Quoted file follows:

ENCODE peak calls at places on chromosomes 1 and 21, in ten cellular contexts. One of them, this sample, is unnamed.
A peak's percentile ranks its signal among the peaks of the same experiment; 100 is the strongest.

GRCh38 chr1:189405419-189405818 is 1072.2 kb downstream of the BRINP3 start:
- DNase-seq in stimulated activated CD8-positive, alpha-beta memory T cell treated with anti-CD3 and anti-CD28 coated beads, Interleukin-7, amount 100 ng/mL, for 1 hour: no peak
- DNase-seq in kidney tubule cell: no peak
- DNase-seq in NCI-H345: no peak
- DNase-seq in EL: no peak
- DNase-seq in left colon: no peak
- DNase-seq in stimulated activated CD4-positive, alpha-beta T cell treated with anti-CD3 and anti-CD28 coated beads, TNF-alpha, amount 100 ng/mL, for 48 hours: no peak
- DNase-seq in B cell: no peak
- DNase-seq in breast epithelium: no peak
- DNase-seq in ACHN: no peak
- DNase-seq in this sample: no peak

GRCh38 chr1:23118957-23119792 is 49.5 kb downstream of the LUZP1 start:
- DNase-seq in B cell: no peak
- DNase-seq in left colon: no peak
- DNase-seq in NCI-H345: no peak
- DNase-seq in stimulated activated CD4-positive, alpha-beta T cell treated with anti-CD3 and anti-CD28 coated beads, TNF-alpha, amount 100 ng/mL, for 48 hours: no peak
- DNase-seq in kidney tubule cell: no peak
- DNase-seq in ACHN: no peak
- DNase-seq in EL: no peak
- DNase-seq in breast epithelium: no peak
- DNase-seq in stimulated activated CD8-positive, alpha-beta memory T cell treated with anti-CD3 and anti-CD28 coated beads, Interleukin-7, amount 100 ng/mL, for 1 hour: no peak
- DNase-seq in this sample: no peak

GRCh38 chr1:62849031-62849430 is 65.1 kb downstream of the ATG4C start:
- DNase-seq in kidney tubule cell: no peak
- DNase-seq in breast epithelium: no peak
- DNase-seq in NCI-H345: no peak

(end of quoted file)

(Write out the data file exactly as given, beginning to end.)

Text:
ENCODE peak calls at places on chromosomes 1 and 21, in ten cellular contexts. One of them, this sample, is unnamed.
A peak's percentile ranks its signal among the peaks of the same experiment; 100 is the strongest.

GRCh38 chr1:189405419-189405818 is 1072.2 kb downstream of the BRINP3 start:
- DNase-seq in stimulated activated CD8-positive, alpha-beta memory T cell treated with anti-CD3 and anti-CD28 coated beads, Interleukin-7, amount 100 ng/mL, for 1 hour: no peak
- DNase-seq in kidney tubule cell: no peak
- DNase-seq in NCI-H345: no peak
- DNase-seq in EL: no peak
- DNase-seq in left colon: no peak
- DNase-seq in stimulated activated CD4-positive, alpha-beta T cell treated with anti-CD3 and anti-CD28 coated beads, TNF-alpha, amount 100 ng/mL, for 48 hours: no peak
- DNase-seq in B cell: no peak
- DNase-seq in breast epithelium: no peak
- DNase-seq in ACHN: no peak
- DNase-seq in this sample: no peak

GRCh38 chr1:23118957-23119792 is 49.5 kb downstream of the LUZP1 start:
- DNase-seq in B cell: no peak
- DNase-seq in left colon: no peak
- DNase-seq in NCI-H345: no peak
- DNase-seq in stimulated activated CD4-positive, alpha-beta T cell treated with anti-CD3 and anti-CD28 coated beads, TNF-alpha, amount 100 ng/mL, for 48 hours: no peak
- DNase-seq in kidney tubule cell: no peak
- DNase-seq in ACHN: no peak
- DNase-seq in EL: no peak
- DNase-seq in breast epithelium: no peak
- DNase-seq in stimulated activated CD8-positive, alpha-beta memory T cell treated with anti-CD3 and anti-CD28 coated beads, Interleukin-7, amount 100 ng/mL, for 1 hour: no peak
- DNase-seq in this sample: no peak

GRCh38 chr1:62849031-62849430 is 65.1 kb downstream of the ATG4C start:
- DNase-seq in kidney tubule cell: no peak
- DNase-seq in breast epithelium: no peak
- DNase-seq in NCI-H345: no peak